The following analysis is for MTP/WB57 data for flight 1998.04.11, emphasizing a 27-minute segment during which turbulence occurred in the presence of (in response to?) a verical compression.



The following describes a small portion of a WB57 flight where clear air turbulence, CAT, was encountered in association with a region of "disturbed" isentropes.  The properties of the isentrope disturbance appear to be consistent with a crude theory for CAT generation.

The following material is the result of a mere few hours of analysis, and it is made available as a web page for the purpose of soliciting an opinion from dynamical meteorology experts concerning the matter of whether the data is of sufficient interest to warrant further analysis.  I am untrained in dynamical meteorology, so this is a first step in bridging the gap between my observational competence and someone else's dynamical meteorolgy competence.

Figure 1Ground track for flight WB980411.  The wide line segment corresponds to 61.5 to 63.1 ks (17.08 to 17.53 hrs UT).

Figure 2Outside air temprature, OAT (red trace) and aircraft pressure altitude (blue trace) versus time for the flight segment of interest.

A superficial interpretation of the temperatrue oscillations (61.95 to 62.7 ks) would be that KH waves are present.  However, at least the first wave, and last two waves appear to be produced by altitude excursions.

Figure 3Isentrope altitude cross-section for the flight segment of interest.  The black trace is aircraft altitude.  Isentrope surfaces are 5 K apart.

The isentropes don't show waves; rather, the aircraft oscillates in altitude through a field of insentropes that are free of oscillations that correlate with the above temperature oscillations.  Howeever, the isentropes are sloped steeply down (with increasing time), and a vertical compression is apparent near flight altitude starting at approximately 62.1 ks (seen more clearly in the next two figures).  The highly sloped isentrope surfaces imply the existence of strong horizontal gradients of wind speed (this has not been verified, yet).

Figure 4Isentrope altitude cross-section for the flight segment of interest, with two isentropes highlighted (465 and 475 K).  Phase lines for peaks and valleys of isentrope displacements are hand drawn with dashed lines.  At the top of the graph is an inverted trace of turbulence intensity.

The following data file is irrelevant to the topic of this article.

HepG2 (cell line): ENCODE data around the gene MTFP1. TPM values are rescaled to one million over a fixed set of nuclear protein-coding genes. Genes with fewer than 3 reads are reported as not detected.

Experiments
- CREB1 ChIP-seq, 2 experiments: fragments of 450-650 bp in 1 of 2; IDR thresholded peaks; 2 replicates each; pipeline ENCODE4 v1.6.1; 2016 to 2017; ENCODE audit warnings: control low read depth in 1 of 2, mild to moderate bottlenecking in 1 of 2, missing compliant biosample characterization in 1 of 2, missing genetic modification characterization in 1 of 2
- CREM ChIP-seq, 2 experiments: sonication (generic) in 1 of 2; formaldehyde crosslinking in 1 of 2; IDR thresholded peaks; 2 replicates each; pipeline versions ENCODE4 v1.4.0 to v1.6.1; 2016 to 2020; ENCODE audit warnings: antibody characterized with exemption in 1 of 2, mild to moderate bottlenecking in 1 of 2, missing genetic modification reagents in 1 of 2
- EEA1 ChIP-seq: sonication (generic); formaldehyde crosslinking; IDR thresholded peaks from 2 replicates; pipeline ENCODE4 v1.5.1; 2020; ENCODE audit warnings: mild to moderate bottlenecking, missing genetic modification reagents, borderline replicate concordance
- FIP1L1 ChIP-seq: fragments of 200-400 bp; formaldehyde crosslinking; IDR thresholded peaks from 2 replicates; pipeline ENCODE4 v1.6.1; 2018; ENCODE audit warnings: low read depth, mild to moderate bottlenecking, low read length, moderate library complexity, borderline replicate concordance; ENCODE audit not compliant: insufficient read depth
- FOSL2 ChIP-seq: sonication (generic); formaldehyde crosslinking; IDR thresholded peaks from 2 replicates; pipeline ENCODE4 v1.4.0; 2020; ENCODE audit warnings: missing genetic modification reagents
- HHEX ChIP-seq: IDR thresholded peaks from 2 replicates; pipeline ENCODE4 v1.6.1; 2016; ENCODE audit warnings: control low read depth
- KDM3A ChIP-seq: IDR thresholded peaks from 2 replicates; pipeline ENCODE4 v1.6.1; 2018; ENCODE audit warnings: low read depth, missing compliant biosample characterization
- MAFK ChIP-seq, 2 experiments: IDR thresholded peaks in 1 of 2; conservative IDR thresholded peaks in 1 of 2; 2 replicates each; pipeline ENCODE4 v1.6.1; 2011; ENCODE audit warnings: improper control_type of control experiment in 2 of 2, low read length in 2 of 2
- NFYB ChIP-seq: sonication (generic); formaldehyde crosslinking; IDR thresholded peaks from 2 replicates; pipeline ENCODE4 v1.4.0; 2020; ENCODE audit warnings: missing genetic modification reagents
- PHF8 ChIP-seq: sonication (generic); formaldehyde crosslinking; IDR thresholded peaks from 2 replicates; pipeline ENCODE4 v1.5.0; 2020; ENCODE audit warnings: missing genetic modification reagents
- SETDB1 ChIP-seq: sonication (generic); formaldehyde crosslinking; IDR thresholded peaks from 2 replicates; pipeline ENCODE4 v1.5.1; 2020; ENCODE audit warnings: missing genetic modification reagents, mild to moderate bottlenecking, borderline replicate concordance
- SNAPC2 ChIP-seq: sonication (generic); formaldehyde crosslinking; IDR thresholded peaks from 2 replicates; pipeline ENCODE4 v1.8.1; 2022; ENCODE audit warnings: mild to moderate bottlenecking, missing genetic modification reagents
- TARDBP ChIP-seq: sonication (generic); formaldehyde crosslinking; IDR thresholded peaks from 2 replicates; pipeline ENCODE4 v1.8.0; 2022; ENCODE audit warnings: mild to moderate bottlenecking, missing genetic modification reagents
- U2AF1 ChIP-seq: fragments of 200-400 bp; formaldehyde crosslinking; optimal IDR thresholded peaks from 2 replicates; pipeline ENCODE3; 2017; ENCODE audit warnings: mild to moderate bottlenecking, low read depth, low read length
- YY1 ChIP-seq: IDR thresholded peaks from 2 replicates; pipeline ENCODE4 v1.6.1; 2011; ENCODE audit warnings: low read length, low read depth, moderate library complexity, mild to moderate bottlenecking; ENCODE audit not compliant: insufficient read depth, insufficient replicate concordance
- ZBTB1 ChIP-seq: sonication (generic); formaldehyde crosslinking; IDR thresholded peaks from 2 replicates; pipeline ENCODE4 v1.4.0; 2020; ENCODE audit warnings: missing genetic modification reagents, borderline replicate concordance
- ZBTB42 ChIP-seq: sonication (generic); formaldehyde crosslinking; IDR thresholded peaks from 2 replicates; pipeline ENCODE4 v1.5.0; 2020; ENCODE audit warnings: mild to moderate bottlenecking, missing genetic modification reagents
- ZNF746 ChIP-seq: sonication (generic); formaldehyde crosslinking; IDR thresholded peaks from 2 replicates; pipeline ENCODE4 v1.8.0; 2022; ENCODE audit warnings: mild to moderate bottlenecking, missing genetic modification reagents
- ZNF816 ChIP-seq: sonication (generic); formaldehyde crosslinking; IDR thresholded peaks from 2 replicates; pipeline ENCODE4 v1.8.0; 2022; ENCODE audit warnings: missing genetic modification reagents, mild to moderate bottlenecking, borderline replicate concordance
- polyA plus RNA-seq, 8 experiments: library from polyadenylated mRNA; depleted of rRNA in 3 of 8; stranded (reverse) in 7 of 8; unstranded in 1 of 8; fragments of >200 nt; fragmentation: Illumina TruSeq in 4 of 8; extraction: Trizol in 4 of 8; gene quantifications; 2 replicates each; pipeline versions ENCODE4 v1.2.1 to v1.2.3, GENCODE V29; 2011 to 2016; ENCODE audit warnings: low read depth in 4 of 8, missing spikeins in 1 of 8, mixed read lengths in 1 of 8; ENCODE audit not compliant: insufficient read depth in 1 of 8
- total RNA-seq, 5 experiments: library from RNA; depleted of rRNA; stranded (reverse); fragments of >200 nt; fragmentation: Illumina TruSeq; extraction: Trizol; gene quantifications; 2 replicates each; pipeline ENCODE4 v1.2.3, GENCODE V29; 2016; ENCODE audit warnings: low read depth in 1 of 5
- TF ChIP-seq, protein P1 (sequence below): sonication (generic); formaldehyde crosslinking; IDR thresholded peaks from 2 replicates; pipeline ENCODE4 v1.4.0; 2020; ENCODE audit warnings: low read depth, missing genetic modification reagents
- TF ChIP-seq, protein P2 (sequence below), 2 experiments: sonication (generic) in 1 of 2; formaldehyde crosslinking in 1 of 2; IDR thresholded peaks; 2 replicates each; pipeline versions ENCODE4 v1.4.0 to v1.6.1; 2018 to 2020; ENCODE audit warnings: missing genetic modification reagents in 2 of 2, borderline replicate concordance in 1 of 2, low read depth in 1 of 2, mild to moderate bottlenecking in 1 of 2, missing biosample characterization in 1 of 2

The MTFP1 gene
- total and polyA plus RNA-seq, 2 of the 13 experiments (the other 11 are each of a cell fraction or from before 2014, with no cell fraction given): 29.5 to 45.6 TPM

The presence of an isentrope displacement pattern indicates that the air is undergoing vertical oscillatory motion, characteristic of either inertio-gravity waves or mountain waves.  This wave pattern superimposes itself upon a vertical compression of a region near flight altitude, perhaps triggering KH waves that breakdown to produce CAT.  The KH waves must have a horizontal wavelength too short to be captured by the MTP data, which has a sampling interval of 3.2 km.  If the horizontal wavelength were shorter than about 10 km, the MTP isentropes would not show them.

Figure 5Thickness of the 465 to 475 K isentrope layer (thick green trace) and turbulence intensity (arbitrary untis, thin red trace).

Figure 6Vertical wind shear, VWS, based on a patented technique relying upon the correlation of the U and V wind components with theta.  The flight interval is longer than for the previous graphs.

Figure 7. Richardson Number.  When Ri decreases below 1/4 a precondition is met for KH wave amplification and possible breakdown.

Figure 8. Reciprocal Richardson Number.  When RRi exceeds the value 4 a precondition is met for KH wave amplification and possible breakdown.  RRi is a better-behaved parameter, from an observationalist's standpoint, than Ri.

From the above plot of Reciprocal Richardson Number, RRi, it is possible to account for the generation of CAT by the breakdown of KH waves that were amplified within the vertically compressed layer.  At 62.5 ks, when CAT intensity was maximum, there still were periods of high RRi.  Mature CAT will produce very low values of RRi, so the high values encountered here imply that the CAT was "young," perhaps confined to shallow layers, and had not yet homogenized a thick layer.  This is consistent with the fact that the isentrope surfaces had not been forced apart, vertically, according to MTP data (Fig's 3 and 4).

The pattern of CAT occurring in a region of vertical compression, with sufficient vertical wind shear to produce KH wave growth and subsequent wave breakdown, is consistent with a crude theory for CAT generation which I describe in the following web page: CAT & Compression Theory.


This site opened:  February 9, 2000.  Last Update: February 10, 2000